Obama’s Speech to the UNGA: Two very different Versions | Charles Duelfer

Obama’s Speech to the UNGA: Two very different Versions

On September 17, will President Obama be explaining to the UN General Assembly why the US acted alone to respond to Syrian atrocities when the UN would not, or will he be chastising the UN for a lack of action, once again, to defend helpless citizens of Syria?
President Obama confronts a dilemma in dealing with the UN. He appears committed to military action in response to the apparent use of CW by Damascus. But, the UN process will not explicitly validate a military action—certainly not in the Security Council where Russia and China have vetoes.

This stasis occurs despite a trend of UN standards and precedents of justifying outside intervention when a sovereign government assails or fails to protect, its own population.
US UN Ambassador Susan Rice (now national security advisor) carefully worked this “responsibility to protect” standard in Libya. UN Resolutions 1970 and 1974, which Russia supported, embodied this standard. The failure to protect was seen as sufficient for outside military intervention. Ambassador Rice and others (including Kofi Annan) have been trying to build a legal framework so the international community can, indeed, would be obligated to act in the face of genocides and other horrors like Rwanda, Kosova, Darfur, etc.
But now the UN is viewed in Washington as a roadblock or at least a speed bump—much the way George Bush viewed it in 2002. President Bush said on September 12, 2002, “All the world now faces a test, and the United Nations a difficult and defining moment. Are Security Council resolutions to be honored and enforced, or cast aside without consequence? Will the United Nations serve the purpose of its founding, or will it be irrelevant?“

Will President Obama allow the weapons inspection process play out? This could add weeks of waiting for the results of laboratory analysis of samples taken. Moreover, the outcome is not 100% certain. It could muddy the waters with conclusions that CW was used—possibly with victims showing exposure on both sides. If is quite possible that some samples taken from Syrian soldiers could show evidence of nerve agent exposure—Russia (especially FM Lavrov.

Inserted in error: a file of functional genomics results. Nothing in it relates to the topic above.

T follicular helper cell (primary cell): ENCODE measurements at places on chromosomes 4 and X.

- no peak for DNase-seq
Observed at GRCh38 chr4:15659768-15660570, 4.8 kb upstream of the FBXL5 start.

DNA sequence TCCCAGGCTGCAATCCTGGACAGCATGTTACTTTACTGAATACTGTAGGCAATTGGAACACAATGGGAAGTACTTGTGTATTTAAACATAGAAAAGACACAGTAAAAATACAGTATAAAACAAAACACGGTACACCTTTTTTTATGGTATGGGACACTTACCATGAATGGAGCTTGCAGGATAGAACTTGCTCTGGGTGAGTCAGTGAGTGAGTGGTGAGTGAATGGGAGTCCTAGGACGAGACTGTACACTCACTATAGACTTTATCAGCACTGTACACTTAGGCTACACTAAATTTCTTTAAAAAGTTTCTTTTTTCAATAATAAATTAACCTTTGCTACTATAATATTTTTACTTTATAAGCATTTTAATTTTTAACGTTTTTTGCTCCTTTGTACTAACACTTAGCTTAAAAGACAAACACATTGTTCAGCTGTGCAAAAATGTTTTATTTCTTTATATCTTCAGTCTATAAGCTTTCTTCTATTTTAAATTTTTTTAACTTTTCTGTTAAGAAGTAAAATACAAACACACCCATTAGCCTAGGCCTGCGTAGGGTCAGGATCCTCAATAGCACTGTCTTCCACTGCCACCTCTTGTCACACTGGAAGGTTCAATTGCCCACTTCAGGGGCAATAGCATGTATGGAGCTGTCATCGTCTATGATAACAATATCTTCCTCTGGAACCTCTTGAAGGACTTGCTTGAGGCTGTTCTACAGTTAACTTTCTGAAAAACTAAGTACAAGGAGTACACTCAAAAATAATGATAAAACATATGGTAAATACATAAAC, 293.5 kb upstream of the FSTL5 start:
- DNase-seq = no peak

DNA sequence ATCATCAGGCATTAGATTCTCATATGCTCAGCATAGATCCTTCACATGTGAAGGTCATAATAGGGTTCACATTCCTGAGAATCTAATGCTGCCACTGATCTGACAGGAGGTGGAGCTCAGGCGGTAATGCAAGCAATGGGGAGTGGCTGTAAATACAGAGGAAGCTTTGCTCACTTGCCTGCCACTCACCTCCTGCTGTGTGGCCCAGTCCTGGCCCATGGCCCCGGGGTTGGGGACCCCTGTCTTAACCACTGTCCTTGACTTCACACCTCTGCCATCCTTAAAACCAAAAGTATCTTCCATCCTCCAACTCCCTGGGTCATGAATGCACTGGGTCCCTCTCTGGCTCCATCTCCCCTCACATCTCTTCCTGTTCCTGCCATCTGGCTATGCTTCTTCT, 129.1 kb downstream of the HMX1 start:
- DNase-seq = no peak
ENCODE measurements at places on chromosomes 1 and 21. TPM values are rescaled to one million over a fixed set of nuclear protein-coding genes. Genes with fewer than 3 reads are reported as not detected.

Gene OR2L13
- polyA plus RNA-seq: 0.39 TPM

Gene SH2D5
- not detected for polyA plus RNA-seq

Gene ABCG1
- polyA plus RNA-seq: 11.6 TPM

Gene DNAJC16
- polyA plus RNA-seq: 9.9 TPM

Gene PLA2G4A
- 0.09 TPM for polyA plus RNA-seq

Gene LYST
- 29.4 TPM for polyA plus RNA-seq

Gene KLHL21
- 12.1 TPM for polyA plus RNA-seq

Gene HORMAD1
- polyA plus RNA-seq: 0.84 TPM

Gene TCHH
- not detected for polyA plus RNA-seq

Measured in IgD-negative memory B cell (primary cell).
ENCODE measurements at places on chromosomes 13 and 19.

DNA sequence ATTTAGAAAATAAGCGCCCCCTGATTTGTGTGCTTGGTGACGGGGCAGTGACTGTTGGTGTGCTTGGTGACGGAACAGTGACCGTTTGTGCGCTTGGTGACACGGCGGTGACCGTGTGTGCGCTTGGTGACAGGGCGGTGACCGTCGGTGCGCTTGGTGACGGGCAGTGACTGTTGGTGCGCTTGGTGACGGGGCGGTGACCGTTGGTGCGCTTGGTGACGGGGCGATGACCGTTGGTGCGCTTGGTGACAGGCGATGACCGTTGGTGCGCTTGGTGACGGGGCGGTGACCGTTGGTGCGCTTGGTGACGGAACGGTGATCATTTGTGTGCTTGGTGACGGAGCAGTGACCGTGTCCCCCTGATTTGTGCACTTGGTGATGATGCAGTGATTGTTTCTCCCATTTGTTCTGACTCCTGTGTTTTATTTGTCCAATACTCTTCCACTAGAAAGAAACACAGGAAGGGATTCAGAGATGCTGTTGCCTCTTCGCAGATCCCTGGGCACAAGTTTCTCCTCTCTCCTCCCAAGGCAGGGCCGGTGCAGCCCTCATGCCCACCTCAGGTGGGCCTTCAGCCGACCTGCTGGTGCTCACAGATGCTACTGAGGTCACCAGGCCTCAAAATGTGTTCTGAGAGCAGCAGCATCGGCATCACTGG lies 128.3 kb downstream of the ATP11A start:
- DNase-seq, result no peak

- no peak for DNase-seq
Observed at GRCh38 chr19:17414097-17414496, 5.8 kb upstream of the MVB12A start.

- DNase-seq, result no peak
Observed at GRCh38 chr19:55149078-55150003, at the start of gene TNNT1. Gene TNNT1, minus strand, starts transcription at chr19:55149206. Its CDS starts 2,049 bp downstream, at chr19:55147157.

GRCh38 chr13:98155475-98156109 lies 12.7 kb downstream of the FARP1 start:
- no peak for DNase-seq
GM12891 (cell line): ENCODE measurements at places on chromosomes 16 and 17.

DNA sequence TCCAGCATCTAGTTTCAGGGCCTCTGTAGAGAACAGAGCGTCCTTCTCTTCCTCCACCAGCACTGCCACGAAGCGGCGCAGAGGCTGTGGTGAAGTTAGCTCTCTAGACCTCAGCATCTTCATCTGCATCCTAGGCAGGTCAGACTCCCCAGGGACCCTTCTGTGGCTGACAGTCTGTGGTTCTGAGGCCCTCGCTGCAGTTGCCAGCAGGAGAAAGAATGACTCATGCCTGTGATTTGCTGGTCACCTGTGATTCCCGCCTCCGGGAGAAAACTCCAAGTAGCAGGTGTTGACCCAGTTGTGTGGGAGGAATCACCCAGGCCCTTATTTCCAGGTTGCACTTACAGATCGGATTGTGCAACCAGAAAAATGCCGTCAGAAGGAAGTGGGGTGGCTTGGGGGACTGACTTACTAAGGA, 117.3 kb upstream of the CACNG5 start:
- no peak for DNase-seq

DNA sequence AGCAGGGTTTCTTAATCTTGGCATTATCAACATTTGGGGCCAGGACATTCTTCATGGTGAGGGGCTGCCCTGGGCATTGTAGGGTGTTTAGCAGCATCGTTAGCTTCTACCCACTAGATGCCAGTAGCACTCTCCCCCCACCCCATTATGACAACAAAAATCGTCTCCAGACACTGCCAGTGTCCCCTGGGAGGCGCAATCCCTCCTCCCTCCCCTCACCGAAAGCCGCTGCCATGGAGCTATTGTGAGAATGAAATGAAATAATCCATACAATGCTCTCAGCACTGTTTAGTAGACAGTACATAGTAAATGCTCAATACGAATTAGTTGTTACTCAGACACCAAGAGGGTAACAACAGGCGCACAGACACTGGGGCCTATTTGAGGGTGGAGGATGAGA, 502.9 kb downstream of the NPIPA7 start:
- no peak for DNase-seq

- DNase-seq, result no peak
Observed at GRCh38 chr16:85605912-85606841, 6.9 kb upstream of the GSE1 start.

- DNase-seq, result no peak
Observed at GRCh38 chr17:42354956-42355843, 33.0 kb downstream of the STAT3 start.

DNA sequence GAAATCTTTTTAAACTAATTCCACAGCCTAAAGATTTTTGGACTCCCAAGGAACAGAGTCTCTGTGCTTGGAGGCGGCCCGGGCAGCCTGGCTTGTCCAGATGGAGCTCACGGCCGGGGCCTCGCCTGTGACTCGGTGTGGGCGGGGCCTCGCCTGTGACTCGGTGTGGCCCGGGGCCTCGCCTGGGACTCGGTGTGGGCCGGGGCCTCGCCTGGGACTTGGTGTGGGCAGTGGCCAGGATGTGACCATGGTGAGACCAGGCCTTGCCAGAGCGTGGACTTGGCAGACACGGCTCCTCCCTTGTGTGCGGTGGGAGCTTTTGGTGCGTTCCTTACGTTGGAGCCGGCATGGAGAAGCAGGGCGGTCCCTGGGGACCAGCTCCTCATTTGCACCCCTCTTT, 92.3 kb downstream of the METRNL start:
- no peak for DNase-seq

What if the preponderance of an attack was conducted by the regime, but there were isolated cases of rebel use of even small inefficient amounts of CW?
What if the US intelligence suggests that there was a confused command structure that was unclear about who ordered the use? Or that implied that Bashir did not know of the attacks?
When President Obama addresses the UN General Assembly in a couple weeks, does he want to be justifying a unilateral attack on Syria not premised on protecting US security, but on humanitarian grounds? And then the evidence goes wobbly? (Recall Secretary Colin Powell’s performance in the UN Security Council portraying the evidence of Saddam’s WMD programs which melted away afterwards.)
Or does President Obama want to be chastising the UN for once again not acting in the face of yet another horrendous act by a government against its own people?
Given the range of uncertainties, and the potential for the US intelligence to be wobbly (and of course leaking) on such questions, on the surface, there seems ample cause for caution, at least for a couple of weeks. The UK parliament, in spite of a strong intelligence assessment from their Joint Intelligence Committee asserting multiple uses of CW by Damascus, seems to have opted for waiting this out.

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